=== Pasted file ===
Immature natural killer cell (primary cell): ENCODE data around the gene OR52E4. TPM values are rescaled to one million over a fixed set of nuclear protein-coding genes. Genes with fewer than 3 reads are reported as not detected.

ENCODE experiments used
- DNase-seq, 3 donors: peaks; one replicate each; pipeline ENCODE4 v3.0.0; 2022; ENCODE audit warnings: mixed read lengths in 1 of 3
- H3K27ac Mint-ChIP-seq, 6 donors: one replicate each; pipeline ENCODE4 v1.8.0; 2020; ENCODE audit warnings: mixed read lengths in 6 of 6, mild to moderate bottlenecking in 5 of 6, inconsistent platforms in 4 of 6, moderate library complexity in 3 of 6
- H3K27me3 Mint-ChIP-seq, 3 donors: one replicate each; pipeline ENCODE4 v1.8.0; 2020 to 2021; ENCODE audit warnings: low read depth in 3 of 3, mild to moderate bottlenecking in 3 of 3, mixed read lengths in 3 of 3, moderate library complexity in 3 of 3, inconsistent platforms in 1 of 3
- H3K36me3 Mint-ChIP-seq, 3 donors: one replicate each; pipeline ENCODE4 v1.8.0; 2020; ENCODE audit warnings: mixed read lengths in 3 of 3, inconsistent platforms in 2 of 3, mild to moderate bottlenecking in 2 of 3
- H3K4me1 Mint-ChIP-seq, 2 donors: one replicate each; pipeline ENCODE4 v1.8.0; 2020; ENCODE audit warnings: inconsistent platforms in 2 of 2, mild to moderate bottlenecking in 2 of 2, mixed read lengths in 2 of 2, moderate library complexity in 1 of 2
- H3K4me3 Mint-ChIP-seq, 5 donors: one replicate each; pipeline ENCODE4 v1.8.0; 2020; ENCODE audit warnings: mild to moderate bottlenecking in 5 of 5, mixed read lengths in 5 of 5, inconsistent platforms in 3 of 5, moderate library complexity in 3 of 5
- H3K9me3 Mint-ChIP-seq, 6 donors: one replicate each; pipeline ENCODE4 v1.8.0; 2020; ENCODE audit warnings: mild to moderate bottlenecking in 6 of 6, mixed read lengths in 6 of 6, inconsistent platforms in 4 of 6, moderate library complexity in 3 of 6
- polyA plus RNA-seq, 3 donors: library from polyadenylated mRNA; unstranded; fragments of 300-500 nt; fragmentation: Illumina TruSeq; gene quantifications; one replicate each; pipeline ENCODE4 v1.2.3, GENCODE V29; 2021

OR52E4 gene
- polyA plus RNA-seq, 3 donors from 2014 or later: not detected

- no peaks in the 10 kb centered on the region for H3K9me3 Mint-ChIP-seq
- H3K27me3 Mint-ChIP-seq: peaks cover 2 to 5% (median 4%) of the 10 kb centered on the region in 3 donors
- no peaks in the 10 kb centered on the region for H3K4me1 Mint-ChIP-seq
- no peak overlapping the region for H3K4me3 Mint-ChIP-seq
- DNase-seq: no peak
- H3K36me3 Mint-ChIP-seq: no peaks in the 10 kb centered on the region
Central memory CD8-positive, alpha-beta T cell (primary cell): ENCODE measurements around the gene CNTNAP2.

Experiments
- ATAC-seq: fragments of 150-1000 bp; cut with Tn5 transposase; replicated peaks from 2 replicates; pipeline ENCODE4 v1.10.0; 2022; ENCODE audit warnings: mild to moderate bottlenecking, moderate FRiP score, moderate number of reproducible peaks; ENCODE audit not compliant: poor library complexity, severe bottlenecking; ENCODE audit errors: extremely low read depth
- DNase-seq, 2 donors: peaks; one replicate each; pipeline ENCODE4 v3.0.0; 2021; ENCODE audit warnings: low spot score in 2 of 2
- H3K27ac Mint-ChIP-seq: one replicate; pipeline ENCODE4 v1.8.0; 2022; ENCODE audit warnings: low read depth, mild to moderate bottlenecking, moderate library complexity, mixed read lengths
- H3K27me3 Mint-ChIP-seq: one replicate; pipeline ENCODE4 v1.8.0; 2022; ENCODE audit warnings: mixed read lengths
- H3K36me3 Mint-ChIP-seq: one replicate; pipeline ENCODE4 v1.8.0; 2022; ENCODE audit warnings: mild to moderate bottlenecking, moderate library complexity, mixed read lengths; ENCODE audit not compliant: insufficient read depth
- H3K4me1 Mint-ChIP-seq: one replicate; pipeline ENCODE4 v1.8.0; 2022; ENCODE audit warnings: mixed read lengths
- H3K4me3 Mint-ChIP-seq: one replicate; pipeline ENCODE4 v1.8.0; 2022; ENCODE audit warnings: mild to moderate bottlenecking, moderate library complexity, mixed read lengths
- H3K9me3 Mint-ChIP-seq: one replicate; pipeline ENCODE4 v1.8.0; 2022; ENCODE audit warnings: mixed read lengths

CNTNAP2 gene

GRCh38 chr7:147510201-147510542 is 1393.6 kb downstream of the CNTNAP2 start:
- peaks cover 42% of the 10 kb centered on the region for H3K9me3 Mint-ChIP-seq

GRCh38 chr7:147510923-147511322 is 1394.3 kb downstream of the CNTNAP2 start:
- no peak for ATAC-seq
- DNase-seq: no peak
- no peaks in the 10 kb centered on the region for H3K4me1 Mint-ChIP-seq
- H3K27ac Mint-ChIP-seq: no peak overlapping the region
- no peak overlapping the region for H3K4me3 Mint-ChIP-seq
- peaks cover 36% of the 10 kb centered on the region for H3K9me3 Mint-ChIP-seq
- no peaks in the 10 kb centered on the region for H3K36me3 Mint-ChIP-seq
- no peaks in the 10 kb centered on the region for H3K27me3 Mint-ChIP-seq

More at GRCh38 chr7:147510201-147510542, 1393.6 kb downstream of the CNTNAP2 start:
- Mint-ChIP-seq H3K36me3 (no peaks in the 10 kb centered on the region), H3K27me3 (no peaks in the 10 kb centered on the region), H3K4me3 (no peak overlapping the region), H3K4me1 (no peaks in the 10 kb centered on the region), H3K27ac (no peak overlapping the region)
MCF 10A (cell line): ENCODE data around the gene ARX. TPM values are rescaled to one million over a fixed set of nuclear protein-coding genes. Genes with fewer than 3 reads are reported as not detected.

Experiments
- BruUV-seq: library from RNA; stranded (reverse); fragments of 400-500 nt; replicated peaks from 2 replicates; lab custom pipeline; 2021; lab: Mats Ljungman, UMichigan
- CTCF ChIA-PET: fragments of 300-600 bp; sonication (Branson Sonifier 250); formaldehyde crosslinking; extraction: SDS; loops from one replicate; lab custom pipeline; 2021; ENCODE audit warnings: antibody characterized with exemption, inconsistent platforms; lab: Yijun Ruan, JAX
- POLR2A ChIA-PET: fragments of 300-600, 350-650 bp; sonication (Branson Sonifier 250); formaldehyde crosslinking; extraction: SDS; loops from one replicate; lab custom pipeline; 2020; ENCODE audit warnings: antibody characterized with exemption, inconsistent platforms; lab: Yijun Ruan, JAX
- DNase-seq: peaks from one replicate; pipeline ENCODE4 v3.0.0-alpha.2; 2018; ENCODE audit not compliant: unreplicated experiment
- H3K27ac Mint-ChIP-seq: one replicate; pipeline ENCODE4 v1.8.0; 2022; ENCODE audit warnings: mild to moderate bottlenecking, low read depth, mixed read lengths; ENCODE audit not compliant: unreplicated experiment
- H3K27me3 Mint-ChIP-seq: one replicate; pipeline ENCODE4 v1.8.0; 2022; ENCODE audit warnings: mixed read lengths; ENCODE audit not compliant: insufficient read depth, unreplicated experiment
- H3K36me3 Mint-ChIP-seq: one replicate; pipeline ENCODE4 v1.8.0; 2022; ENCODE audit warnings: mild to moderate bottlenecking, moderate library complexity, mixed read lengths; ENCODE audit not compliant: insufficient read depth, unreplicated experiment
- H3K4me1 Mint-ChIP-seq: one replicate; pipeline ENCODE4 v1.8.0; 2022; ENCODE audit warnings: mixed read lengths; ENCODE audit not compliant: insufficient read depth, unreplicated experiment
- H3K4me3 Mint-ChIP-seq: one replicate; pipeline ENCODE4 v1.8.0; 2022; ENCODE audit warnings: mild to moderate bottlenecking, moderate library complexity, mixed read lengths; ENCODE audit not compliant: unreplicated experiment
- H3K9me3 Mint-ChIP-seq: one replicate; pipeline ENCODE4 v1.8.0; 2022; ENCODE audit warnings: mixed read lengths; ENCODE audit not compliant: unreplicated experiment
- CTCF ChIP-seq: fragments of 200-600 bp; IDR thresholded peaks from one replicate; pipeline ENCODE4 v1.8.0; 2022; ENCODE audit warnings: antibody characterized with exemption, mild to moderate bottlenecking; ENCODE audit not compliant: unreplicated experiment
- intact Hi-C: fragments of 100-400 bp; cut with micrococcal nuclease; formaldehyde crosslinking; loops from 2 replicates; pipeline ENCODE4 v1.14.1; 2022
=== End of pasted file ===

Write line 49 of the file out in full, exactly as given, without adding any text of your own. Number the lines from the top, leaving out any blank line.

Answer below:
- H3K27ac Mint-ChIP-seq: one replicate; pipeline ENCODE4 v1.8.0; 2022; ENCODE audit warnings: mild to moderate bottlenecking, low read depth, mixed read lengths; ENCODE audit not compliant: unreplicated experiment